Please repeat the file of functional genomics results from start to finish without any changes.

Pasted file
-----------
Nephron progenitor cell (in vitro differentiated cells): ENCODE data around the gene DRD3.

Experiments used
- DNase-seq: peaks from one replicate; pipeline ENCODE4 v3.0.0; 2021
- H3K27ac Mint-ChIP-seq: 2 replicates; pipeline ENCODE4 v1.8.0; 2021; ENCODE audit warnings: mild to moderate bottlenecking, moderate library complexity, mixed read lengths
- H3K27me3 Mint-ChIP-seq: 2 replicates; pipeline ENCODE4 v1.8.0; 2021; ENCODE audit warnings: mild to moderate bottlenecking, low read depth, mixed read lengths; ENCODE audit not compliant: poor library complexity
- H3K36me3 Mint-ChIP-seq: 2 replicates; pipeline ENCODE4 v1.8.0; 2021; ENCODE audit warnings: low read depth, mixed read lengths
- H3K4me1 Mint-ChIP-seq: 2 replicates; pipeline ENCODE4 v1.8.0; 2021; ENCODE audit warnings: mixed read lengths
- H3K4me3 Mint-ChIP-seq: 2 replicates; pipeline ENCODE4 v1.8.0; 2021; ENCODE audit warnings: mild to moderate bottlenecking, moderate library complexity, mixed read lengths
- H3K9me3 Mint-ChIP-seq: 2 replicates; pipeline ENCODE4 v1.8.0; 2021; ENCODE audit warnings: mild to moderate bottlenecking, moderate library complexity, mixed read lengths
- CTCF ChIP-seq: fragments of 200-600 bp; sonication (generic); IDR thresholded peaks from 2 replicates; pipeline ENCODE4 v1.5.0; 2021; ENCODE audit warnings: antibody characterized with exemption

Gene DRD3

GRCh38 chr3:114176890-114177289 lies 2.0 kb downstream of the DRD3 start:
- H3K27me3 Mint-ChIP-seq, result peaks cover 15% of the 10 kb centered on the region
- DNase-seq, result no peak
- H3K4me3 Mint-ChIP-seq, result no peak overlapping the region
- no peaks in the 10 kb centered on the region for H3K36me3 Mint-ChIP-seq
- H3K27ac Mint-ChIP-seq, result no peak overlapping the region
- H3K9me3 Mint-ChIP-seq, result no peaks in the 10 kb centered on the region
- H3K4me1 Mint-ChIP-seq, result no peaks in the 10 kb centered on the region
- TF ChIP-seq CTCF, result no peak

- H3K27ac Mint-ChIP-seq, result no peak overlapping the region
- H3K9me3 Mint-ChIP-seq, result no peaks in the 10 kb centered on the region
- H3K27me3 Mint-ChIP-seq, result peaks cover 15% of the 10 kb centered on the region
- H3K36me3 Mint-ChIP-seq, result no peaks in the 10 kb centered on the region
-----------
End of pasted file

Nephron progenitor cell (in vitro differentiated cells): ENCODE data around the gene DRD3.

Experiments used
- DNase-seq: peaks from one replicate; pipeline ENCODE4 v3.0.0; 2021
- H3K27ac Mint-ChIP-seq: 2 replicates; pipeline ENCODE4 v1.8.0; 2021; ENCODE audit warnings: mild to moderate bottlenecking, moderate library complexity, mixed read lengths
- H3K27me3 Mint-ChIP-seq: 2 replicates; pipeline ENCODE4 v1.8.0; 2021; ENCODE audit warnings: mild to moderate bottlenecking, low read depth, mixed read lengths; ENCODE audit not compliant: poor library complexity
- H3K36me3 Mint-ChIP-seq: 2 replicates; pipeline ENCODE4 v1.8.0; 2021; ENCODE audit warnings: low read depth, mixed read lengths
- H3K4me1 Mint-ChIP-seq: 2 replicates; pipeline ENCODE4 v1.8.0; 2021; ENCODE audit warnings: mixed read lengths
- H3K4me3 Mint-ChIP-seq: 2 replicates; pipeline ENCODE4 v1.8.0; 2021; ENCODE audit warnings: mild to moderate bottlenecking, moderate library complexity, mixed read lengths
- H3K9me3 Mint-ChIP-seq: 2 replicates; pipeline ENCODE4 v1.8.0; 2021; ENCODE audit warnings: mild to moderate bottlenecking, moderate library complexity, mixed read lengths
- CTCF ChIP-seq: fragments of 200-600 bp; sonication (generic); IDR thresholded peaks from 2 replicates; pipeline ENCODE4 v1.5.0; 2021; ENCODE audit warnings: antibody characterized with exemption

Gene DRD3

GRCh38 chr3:114176890-114177289 lies 2.0 kb downstream of the DRD3 start:
- H3K27me3 Mint-ChIP-seq, result peaks cover 15% of the 10 kb centered on the region
- DNase-seq, result no peak
- H3K4me3 Mint-ChIP-seq, result no peak overlapping the region
- no peaks in the 10 kb centered on the region for H3K36me3 Mint-ChIP-seq
- H3K27ac Mint-ChIP-seq, result no peak overlapping the region
- H3K9me3 Mint-ChIP-seq, result no peaks in the 10 kb centered on the region
- H3K4me1 Mint-ChIP-seq, result no peaks in the 10 kb centered on the region
- TF ChIP-seq CTCF, result no peak

- H3K27ac Mint-ChIP-seq, result no peak overlapping the region
- H3K9me3 Mint-ChIP-seq, result no peaks in the 10 kb centered on the region
- H3K27me3 Mint-ChIP-seq, result peaks cover 15% of the 10 kb centered on the region
- H3K36me3 Mint-ChIP-seq, result no peaks in the 10 kb centered on the region